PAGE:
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Monday, 14 May 2018 07:30

Amazon vs. Seattle Affordable Housing Activists

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Seattle 0514wrp optSeattle skyline. (Photo: Cris Pierry / Flickr)Seattle's socialist city council member Kshama Sawant is leading a local campaign to impose a tax on large corporations that do business in the city. The Employee Hours Tax would be levied against all businesses with an annual revenue of $20 million or more and would be based on the number of hours worked by their employees. This effort is designed to raise $150 million for the construction of affordable housing.

The Seattle City Council is scheduled to vote on the proposal May 14.

Recently, both King County and the city of Seattle have declared states of civil emergency due to a massive increase in homelessness. At least 11,643 residents of the county currently have no access to permanent housing. According to the latest one night count, 4,000 people were found sleeping outdoors in Seattle.

The region's homeless population is the third-largest in the US. Only New York City and Los Angeles have more residents without permanent shelter.  

Supporters of the Employee Hours Tax have been organizing their campaign on social networking sites. Kshama Sawant has spoken in favor of the tax at rallies and has encouraged Seattle residents to attend city council meetings.

Sawant claims that Amazon's halt of a new building project ahead of the city council vote amounts to "extortion."    

Amazon is now considered one of the richest corporations on the planet, worth $700 billion.

Representatives from big business are opposed to the new proposed Employee Hours Tax. Amazon's Web Services CEO Andy Jassy called the plan "super dangerous."

After the city's task force on homelessness proposed the tax plan, major public relations campaigns were launched by businesses who do not want to see the new tax law implemented.

The schism in the community has resulted in a heated political battle which is being waged in the media and on the streets, where affordable housing activists have organized a march on Amazon headquarters.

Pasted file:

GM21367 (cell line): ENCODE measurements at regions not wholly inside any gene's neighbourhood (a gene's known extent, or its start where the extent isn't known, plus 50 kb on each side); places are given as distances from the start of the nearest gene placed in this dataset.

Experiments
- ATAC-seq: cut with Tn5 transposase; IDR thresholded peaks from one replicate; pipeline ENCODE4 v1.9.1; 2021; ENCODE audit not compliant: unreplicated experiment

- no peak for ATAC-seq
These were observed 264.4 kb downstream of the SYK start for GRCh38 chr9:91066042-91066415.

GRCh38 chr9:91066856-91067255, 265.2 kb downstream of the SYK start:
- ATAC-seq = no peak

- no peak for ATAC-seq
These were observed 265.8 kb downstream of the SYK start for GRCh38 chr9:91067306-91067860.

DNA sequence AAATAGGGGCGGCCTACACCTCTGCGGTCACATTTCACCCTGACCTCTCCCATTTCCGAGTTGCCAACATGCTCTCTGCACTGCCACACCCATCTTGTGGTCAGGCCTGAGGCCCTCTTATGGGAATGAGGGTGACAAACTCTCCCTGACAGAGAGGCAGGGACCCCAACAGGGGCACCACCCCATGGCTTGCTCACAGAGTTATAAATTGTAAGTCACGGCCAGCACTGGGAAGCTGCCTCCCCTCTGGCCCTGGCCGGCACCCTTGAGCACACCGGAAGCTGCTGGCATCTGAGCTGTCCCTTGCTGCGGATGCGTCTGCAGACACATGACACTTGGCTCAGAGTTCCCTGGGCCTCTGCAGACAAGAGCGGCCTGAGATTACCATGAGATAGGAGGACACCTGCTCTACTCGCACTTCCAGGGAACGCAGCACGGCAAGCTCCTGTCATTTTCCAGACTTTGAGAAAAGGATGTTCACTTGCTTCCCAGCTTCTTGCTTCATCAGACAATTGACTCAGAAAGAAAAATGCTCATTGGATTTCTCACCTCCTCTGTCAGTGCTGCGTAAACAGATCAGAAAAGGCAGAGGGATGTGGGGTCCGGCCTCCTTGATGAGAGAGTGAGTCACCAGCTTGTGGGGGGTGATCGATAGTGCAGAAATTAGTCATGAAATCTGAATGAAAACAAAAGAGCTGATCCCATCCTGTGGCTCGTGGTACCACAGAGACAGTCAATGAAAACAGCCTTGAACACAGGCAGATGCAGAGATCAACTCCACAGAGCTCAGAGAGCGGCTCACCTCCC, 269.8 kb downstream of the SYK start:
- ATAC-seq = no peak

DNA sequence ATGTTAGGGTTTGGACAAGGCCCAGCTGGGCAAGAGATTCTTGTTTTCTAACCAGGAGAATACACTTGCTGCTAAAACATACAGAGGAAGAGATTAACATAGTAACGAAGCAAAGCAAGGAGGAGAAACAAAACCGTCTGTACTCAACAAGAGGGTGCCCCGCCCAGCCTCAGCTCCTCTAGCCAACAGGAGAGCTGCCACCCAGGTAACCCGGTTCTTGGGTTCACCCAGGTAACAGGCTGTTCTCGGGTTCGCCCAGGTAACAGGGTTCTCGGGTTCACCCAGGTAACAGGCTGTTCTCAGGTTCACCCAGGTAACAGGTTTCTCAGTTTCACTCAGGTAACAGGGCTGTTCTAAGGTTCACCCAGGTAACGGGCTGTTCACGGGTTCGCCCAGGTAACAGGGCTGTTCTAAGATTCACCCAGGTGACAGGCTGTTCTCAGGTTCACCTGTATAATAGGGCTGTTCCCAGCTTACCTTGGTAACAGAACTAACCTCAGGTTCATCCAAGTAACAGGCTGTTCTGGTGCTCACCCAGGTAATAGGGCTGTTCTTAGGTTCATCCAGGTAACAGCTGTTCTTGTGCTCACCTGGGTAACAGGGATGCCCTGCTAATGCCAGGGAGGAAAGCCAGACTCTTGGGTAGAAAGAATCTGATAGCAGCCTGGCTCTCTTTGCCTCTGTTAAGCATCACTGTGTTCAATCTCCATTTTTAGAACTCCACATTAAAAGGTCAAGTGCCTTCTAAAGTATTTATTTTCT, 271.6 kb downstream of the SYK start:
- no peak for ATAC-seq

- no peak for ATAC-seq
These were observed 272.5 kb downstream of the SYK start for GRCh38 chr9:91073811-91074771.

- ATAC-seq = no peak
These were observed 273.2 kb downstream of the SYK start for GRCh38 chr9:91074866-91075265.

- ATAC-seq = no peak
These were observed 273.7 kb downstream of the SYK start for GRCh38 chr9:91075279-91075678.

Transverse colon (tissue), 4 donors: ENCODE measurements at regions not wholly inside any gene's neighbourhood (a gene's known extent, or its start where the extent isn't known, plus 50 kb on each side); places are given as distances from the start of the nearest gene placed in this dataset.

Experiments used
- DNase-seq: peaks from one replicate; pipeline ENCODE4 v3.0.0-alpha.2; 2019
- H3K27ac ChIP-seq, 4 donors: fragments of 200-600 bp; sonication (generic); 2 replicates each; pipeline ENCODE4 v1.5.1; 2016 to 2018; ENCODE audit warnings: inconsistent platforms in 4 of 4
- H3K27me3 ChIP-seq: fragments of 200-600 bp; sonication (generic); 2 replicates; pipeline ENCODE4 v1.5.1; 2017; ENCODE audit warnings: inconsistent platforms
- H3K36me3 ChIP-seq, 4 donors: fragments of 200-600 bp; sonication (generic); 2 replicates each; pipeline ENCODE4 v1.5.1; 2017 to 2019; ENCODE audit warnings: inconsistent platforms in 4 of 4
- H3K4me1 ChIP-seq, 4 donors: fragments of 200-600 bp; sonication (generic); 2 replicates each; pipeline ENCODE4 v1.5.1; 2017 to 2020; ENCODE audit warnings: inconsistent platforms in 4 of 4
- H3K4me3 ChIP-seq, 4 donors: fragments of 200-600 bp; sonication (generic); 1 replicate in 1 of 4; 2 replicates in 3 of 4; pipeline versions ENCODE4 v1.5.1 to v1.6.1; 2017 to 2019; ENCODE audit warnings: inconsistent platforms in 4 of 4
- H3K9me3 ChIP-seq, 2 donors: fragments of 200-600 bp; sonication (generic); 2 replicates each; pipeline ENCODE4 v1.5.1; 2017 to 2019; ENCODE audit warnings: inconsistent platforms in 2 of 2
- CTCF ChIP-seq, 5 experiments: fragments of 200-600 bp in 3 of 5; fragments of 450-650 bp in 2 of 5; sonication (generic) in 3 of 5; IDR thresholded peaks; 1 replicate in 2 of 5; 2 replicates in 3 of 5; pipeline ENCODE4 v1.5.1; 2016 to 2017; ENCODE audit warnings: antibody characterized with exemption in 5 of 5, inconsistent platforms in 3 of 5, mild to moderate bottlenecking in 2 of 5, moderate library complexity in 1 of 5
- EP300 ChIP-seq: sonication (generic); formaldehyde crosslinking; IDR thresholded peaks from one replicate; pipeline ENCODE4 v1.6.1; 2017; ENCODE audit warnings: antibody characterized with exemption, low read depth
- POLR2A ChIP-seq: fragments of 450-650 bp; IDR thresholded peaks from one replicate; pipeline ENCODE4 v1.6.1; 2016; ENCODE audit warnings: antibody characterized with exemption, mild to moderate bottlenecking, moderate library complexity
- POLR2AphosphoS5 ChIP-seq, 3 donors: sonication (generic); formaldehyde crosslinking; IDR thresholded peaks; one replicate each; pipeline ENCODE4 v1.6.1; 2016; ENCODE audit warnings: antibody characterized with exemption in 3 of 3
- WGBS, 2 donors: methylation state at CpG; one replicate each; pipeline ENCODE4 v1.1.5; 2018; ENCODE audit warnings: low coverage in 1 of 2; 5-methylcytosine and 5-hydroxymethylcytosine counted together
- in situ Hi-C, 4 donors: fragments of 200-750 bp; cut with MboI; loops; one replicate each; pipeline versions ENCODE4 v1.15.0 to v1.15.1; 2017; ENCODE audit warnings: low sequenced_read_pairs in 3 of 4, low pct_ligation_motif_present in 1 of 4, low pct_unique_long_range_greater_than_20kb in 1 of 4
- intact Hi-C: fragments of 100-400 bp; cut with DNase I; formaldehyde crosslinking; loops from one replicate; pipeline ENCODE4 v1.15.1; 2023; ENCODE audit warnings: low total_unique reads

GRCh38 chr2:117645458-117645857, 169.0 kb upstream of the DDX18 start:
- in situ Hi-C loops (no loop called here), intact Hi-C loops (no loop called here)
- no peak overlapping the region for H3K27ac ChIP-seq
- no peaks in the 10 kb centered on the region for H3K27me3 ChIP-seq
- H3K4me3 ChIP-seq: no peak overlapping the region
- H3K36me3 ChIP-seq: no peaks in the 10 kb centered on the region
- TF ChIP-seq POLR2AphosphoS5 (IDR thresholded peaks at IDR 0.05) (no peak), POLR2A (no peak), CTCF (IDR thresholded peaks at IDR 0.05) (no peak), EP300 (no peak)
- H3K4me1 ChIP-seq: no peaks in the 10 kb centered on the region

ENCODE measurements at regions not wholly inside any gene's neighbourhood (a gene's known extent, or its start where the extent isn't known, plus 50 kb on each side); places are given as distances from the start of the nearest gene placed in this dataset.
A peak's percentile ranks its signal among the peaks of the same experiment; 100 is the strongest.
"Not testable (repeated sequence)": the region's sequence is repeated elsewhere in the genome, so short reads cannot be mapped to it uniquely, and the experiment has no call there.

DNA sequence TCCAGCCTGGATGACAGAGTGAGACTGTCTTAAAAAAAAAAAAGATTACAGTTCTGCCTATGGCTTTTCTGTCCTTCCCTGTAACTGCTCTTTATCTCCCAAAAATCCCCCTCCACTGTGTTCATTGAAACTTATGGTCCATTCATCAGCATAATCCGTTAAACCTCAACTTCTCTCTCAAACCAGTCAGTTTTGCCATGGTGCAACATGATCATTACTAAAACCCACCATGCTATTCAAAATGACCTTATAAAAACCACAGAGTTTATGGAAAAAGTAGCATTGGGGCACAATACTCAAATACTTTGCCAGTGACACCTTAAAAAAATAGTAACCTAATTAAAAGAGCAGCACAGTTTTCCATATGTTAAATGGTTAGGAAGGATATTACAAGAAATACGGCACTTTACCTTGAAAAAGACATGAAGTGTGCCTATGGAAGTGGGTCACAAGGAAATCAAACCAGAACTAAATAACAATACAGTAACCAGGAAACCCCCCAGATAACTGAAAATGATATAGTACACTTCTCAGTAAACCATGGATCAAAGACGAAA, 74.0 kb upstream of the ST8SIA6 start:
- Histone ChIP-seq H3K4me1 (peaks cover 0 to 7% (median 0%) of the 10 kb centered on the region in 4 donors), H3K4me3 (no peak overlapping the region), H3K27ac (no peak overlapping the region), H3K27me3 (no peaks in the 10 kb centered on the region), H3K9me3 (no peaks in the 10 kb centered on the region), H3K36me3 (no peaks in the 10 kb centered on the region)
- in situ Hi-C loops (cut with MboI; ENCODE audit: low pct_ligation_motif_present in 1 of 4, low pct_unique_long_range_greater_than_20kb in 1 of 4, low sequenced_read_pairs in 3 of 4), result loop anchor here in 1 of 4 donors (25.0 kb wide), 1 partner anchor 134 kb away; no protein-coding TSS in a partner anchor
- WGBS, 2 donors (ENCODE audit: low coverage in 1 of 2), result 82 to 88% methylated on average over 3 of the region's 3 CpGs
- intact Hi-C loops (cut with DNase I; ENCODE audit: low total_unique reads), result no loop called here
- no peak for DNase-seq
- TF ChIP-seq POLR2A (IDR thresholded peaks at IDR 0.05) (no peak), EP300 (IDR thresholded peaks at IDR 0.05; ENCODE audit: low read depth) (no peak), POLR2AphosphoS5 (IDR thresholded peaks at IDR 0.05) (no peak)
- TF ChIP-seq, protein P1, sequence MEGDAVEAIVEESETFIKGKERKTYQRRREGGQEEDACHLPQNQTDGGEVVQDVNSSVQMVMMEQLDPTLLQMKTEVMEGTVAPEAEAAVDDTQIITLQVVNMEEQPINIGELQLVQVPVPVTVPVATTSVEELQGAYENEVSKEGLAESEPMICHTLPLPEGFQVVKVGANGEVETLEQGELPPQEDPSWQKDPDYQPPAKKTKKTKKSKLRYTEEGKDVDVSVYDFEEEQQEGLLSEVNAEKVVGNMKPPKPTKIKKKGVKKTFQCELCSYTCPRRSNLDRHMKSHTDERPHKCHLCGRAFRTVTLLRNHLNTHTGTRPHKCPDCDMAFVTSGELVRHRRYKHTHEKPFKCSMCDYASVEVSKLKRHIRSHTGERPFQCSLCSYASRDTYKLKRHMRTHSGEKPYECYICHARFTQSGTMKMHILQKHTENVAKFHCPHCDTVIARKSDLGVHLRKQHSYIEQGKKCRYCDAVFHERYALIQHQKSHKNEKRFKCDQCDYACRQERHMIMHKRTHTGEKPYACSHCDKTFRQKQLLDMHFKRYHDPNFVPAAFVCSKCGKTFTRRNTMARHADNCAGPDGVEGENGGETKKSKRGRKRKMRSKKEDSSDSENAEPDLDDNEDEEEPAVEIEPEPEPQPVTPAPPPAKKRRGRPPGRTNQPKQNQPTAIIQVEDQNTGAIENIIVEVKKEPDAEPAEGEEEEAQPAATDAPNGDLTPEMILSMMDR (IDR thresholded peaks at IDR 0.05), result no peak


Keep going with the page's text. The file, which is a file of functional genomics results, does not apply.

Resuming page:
A wealthy business establishment has squared off against progressives and socialists who are dedicated to creating affordable housing. The housing advocates blame gentrification and corporate developments for the increase in homelessness.

It's difficult to see how big business can spin this one in their favor. Either you oppose homelessness and want to end it, or you believe in business as usual with no social conscience or accountability for corporations; the choice is very clear.

If businesses are opposed to compensation for dislocations and social disruptions caused by their influence on the local community, then what does that say about their commitment to ethics and accountability?

Over the last two years, Seattle residents have witnessed some of the fastest and most expansive real estate developments in the history of any city. Billions of dollars have been invested in building corporate towers. Construction cranes now dominate the quickly changing skyline. It's the IT Gold Rush!

Meanwhile, Seattle's progressive reputation as a "livable city" -- with a high standard of living is being challenged nationally. Rents have skyrocketed, leading to the displacement of entire communities of people and large homeless encampments have developed across the region.

Somebody has finally got to demand corporate responsibility from the businesses that have transformed our city into a place reserved only for folks with a lot of money. People simply can't afford to live here anymore.

Corporations that do business in Seattle must be held accountable and accept responsibility for the displacement and economic hardship they have brought to most of Seattle's residents. It's not enough just to make a huge profit for the stockholders and offer jobs to qualified applicants. Amazon and other billion-dollar companies have got to become good community partners who show that they care about the best interests of the cities where they operate.

If levying a tax on these large corporate entities can help balance the scales of economic justice, then it is a worthy cause. People are merely asking for accountability, responsibility and transparency from businesses operating in their community. If that's too much to ask, then the corporate interests who have transformed our city are not acting as good community partners.